This is a good time to mention that if you ever feel the need to block your USB ports from working, there is a tool to help with that. It’s called USB Manager and we have a short article on how it works.
Is your dead USB port working now? No? Then you might well consider that the USB port suffers from physical damage.
Fix Damaged Hardware
If it’s still not working, it may very well be a hardware issue. USB ports are pretty fragile and USB Flash Drives can act as levers on them, wreaking havoc on the electrical connectors inside. This is seen very often in laptops, where the user will pack up the laptop and not disconnect the USB Flash Drive. It can usually be fixed. We have an excellent article on laptop repair that you can use as a starter on this project.
Here’s a great video on exactly how to do so:
If you are handy with a soldering iron, you can dismantle your laptop and try to re-solder the connections. I only recommend this for people who have fairly extensive experience with soldering components on a circuit board. You could really mess things up if you’re not proficient at soldering. If this seems a little scary to do , you may want to take your computer to your local reputable computer repair shop. Not everyone is comfortable with soldering on a motherboard.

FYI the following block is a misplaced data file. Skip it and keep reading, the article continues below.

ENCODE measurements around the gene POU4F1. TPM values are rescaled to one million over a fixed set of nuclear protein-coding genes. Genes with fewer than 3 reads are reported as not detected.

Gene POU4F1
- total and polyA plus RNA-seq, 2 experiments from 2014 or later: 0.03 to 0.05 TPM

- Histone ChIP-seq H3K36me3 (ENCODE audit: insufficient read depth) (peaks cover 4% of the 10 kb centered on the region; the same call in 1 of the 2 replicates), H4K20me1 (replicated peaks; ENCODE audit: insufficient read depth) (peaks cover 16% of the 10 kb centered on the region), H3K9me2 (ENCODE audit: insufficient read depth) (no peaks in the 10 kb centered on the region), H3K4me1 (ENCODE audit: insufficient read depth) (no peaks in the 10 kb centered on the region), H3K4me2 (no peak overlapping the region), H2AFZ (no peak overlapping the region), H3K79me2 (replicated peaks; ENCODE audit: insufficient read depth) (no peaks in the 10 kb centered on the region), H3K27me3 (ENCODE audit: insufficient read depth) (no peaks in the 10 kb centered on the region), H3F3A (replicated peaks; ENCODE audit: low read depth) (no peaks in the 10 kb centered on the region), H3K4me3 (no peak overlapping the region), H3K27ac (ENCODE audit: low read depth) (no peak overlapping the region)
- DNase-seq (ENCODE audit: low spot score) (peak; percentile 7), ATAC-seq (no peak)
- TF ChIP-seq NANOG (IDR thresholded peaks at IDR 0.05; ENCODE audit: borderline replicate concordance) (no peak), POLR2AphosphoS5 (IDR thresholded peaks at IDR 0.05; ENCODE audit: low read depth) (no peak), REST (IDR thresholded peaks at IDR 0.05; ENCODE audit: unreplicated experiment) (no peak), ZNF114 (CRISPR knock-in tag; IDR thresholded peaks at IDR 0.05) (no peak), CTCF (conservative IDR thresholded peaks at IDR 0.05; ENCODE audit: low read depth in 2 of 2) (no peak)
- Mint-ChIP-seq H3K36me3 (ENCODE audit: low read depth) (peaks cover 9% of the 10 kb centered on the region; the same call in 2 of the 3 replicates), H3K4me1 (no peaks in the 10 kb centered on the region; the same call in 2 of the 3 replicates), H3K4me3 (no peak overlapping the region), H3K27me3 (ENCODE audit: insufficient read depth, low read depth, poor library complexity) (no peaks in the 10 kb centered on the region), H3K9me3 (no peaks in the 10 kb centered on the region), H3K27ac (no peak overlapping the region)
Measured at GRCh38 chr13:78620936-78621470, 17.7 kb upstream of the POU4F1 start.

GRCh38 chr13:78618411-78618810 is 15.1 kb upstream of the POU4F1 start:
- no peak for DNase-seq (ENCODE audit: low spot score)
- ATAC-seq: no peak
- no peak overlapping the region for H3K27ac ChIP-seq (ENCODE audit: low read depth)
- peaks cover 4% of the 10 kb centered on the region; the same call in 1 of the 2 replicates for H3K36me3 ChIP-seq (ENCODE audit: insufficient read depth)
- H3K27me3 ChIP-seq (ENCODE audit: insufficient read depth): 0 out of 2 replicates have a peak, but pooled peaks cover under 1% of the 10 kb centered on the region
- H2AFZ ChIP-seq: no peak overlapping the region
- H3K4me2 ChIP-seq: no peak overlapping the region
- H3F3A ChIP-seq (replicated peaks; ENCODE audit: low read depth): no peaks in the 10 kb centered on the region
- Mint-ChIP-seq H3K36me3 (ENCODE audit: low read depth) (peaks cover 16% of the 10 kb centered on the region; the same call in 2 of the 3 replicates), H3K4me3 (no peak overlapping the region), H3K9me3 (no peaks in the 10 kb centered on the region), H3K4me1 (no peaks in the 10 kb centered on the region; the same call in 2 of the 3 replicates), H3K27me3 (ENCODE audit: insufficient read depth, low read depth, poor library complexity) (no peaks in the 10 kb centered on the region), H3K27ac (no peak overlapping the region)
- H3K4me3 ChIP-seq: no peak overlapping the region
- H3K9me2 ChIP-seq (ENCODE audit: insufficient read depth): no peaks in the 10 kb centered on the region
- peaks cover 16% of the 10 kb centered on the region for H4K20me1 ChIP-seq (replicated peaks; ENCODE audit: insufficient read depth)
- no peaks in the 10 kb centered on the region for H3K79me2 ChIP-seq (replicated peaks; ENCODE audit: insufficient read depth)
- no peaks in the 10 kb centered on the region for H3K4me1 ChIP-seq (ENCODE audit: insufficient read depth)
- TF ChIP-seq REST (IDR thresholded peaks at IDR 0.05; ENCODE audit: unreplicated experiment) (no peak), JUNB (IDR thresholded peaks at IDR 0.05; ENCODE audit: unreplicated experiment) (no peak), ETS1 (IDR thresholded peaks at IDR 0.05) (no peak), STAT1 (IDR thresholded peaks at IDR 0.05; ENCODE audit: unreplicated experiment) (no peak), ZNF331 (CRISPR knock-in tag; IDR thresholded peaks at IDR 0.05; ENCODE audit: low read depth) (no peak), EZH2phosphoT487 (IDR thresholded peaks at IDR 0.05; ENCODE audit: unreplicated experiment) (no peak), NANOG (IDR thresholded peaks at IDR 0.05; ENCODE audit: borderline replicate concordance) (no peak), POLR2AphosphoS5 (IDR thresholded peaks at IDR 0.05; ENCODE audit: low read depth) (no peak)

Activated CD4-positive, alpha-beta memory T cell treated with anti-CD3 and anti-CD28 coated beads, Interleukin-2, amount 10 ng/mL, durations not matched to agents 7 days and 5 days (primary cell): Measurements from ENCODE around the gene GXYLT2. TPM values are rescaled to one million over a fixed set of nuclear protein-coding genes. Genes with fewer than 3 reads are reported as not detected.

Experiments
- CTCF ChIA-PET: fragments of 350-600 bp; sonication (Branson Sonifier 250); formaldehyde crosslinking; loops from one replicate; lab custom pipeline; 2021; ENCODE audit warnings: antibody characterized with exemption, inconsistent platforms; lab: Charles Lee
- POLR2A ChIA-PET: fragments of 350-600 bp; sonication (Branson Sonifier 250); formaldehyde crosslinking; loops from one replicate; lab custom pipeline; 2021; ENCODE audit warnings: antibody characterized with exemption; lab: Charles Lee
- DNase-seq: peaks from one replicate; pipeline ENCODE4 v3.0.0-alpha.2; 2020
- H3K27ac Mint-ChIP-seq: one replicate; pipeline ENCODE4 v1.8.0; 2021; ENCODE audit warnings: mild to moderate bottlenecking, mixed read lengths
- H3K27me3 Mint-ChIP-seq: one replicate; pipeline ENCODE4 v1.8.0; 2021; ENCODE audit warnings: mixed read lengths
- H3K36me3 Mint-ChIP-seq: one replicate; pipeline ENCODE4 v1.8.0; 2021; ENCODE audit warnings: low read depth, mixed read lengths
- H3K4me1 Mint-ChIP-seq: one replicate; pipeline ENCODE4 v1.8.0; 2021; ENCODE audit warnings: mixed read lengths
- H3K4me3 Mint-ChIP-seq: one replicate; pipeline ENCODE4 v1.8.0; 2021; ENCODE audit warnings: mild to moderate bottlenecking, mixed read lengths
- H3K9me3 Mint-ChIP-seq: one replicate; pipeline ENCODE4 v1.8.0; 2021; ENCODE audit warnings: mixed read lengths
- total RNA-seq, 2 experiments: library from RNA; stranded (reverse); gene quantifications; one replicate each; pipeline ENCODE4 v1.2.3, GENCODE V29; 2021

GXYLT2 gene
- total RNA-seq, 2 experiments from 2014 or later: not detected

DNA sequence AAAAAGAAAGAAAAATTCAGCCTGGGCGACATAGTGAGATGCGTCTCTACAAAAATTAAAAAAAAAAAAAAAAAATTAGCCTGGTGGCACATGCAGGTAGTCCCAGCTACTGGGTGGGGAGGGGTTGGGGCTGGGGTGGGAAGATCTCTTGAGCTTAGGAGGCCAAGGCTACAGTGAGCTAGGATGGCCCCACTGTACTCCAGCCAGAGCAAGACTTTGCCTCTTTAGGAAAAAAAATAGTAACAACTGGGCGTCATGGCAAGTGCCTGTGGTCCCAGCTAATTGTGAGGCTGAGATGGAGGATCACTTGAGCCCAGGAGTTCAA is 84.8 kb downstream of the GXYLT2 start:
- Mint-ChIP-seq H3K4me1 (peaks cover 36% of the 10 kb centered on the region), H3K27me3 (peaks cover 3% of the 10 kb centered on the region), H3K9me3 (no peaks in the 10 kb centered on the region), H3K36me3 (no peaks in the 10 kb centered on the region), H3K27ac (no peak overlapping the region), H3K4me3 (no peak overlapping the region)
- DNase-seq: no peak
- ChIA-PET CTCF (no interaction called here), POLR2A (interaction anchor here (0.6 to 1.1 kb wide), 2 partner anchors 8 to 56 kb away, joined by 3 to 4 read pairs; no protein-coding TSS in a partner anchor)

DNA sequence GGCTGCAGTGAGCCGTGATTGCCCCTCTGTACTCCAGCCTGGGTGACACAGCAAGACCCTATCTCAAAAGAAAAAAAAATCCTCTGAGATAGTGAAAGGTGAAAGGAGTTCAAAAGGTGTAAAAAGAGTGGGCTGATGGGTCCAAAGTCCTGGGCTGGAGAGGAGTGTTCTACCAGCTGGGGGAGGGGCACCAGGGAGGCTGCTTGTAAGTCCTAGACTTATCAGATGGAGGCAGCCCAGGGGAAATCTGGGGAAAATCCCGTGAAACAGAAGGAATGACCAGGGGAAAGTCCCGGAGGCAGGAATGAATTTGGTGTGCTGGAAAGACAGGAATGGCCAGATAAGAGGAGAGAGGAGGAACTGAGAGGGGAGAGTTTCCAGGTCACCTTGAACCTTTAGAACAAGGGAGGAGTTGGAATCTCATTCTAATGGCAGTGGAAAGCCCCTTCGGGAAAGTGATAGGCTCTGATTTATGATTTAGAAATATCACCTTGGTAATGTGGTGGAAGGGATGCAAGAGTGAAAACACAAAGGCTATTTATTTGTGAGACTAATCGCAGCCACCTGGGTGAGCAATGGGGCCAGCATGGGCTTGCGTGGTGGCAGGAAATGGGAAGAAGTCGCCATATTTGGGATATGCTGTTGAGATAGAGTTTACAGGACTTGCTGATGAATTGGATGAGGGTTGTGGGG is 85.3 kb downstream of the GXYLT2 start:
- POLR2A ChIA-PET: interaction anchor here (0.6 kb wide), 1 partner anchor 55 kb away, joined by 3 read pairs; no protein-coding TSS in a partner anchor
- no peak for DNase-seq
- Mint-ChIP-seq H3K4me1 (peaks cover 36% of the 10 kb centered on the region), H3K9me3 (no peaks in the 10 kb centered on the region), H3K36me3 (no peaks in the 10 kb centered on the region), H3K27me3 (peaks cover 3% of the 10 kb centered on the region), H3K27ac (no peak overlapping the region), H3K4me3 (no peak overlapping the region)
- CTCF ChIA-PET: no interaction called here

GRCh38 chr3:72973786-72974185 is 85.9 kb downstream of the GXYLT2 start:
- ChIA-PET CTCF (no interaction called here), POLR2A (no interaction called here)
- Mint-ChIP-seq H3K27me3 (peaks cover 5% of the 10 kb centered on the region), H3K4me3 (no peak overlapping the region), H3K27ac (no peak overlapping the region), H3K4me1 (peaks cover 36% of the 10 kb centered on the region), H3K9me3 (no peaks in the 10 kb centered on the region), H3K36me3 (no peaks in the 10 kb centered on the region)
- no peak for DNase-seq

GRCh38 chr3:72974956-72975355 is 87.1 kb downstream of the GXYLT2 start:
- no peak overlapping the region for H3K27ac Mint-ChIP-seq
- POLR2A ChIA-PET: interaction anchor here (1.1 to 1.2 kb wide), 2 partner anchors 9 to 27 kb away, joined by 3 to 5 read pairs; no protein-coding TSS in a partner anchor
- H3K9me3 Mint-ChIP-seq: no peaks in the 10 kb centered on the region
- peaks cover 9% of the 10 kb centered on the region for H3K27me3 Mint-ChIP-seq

There are several ways to try to repair your USB port. Hopefully, it’s just operating system or driver related as that’s the easiest and cheapest fix. Don’t dismay if it is a hardware problem — you can fix those fairly simply and inexpensively too. The point is, you can fix it.
Do you have any other troubleshooting tips for USB ports? Ever had to solder the USB port? Know of any software tools that would help in troubleshooting the USB port? We’d love to hear about it in the comments. The comments here are the only ones you should ever read on the internet. Ever.